The Charlotte set contains no major rarities and can actually be completed in comparatively high grades. The key issues are the 1838-C (while a Classic Head design it is always included in the Liberty Head set), the 1842-C Small Date, and the 1861-C.
The San Francisco set is typically sliced in two with the No Motto issues (1854-1866) more popular than the With Motto coins (1866-1906). This set is impossible to complete due to the unavailability of the 1854-S and the 1864-S is very rare. The No Motto coins are historically important and I believe the upcoming release of new pieces from the S.S Central America treasure will spur interest in these.
The duration of the Philadelphia series (and the fact that it contains many common issues) makes this the least popular set for Liberty half eagle collectors. But I think this series has the most upside and it is a really fun set with just one major rarity (1875), a rare Proof-only issue (1887), and a few other conditionally rare issues (1863-1865, 1869, and 1872).
5. Proof Liberty Head Half Eagles
To begin our discussion, let’s classify two distinct groups of Proofs for this design: the No Motto (pre-1866) and the With Motto.
No Motto Proof Liberty Head half eagles are extremely rare and only a small number of issues (1860, 1862, 1864, and 1865) are likely to be encountered. Proofs of this type are not generally collected by date due to their rarity and are viewed essentially as type coins.
With Motto Proofs were made without interruption from 1866 through 1907 and they are collected primarily as a type coin but with some demand by date collectors.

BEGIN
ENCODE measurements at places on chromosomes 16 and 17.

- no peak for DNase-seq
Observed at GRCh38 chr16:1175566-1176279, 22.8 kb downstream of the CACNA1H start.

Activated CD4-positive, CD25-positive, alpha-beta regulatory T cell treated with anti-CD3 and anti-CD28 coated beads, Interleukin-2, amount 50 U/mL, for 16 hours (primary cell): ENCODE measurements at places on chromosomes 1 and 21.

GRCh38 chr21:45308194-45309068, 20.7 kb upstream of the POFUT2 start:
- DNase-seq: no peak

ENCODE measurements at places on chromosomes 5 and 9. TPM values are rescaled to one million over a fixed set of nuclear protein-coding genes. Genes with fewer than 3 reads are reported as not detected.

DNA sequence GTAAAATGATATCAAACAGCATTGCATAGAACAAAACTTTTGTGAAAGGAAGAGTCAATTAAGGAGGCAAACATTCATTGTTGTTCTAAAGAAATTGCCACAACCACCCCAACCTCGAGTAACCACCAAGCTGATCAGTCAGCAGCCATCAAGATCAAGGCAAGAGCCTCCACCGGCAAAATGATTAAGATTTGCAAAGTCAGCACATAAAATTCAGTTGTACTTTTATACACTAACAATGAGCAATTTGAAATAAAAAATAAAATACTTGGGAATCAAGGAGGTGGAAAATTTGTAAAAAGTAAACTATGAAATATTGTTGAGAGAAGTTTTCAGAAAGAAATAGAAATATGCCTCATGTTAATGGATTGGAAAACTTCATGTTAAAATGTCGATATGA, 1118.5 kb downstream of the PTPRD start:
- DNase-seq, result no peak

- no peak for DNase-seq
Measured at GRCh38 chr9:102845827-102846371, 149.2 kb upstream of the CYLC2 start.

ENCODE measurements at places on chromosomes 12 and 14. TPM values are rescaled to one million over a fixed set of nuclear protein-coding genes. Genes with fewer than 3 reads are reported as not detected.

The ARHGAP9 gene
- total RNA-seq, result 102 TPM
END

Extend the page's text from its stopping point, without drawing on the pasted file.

If one were to contemplate a set of With Motto Proof half eagles I would make the following suggestions. The first is patience as many dates are not readily available. The second is to be well-capitalized as the average coin will run in the $25,000-50,000 range. The third is to not waste funds on super-grade common dates (as an example, a 1901 in PR67; a coin likely to cost in excess of $80,000 and an issue which I would suggest spending $35,000 on a PR65DCAM). The fourth and possibly the most important is to work with a dealer who understands the series and calls attention to important opportunities and buying strategy.
For pre-1890 issues, the survival rate is usually around half of the original mintage figure while the post-1890 issues tend to have survived to the tune of 75% of the original mintage.
In my experience, the rarest With Motto issues include the 1866, 1868, 1870, 1871, 1874, 1875, 1877, 1879, and 1884.
6. Collecting by Variety
There are more interesting varieties of Liberty half eagles than there are of any other denomination of this design. A number of these are recognized by the grading services and some are collected alongside regular issues by date or mint specialized collectors.
The following varieties are, in my opinion, the most interesting.
- 1840 and 1840-O Narrow Mill and Broad Mill. Neither service properly recognizes these but they are interesting from an historic and visual standpoint. The 1840-O Broad Mill is a very rare issue which could really increase in price if designated by PCGS.
- 1842 Large Letters and Small Letters. Both varieties are recognized and both are extremely scarce and undervalued.